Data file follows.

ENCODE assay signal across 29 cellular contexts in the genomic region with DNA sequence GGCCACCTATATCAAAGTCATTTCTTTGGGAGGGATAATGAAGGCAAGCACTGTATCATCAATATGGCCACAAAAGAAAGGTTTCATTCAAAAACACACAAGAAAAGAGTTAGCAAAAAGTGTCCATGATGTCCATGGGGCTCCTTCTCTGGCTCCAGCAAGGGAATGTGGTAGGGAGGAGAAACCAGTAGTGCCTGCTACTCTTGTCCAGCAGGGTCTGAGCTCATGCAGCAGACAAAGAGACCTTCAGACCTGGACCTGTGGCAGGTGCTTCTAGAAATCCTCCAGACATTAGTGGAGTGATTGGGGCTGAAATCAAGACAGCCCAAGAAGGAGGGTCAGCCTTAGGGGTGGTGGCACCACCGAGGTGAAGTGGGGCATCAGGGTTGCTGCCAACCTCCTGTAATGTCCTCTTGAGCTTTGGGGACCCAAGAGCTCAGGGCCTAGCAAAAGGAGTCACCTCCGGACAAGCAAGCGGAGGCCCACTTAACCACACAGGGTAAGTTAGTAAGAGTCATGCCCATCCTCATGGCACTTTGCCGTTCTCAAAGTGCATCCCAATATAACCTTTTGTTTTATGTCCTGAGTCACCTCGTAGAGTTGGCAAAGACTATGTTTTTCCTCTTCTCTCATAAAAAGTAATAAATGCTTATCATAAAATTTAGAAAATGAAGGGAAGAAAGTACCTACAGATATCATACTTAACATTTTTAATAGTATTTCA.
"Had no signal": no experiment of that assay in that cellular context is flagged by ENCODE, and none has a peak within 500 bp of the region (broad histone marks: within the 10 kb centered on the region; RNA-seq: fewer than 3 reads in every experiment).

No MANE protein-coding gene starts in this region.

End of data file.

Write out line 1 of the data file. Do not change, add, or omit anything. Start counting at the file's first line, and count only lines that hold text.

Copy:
ENCODE assay signal across 29 cellular contexts in the genomic region with DNA sequence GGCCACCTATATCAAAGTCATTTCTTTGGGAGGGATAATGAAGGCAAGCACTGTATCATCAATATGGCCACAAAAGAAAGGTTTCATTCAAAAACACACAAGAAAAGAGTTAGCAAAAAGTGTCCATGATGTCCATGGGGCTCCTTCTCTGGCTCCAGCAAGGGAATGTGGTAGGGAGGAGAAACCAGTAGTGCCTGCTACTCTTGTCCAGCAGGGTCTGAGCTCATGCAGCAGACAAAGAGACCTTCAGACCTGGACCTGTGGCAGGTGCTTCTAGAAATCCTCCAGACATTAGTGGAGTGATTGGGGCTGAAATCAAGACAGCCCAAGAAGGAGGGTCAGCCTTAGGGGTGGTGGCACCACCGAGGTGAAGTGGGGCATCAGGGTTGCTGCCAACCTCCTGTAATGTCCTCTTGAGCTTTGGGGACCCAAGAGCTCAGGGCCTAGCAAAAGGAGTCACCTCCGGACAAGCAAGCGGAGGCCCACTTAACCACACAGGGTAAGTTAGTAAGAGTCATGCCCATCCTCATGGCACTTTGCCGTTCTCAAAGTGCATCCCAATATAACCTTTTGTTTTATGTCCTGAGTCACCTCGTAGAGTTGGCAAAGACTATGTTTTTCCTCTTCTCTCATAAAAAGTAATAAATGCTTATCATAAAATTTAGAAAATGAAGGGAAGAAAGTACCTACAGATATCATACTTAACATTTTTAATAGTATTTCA.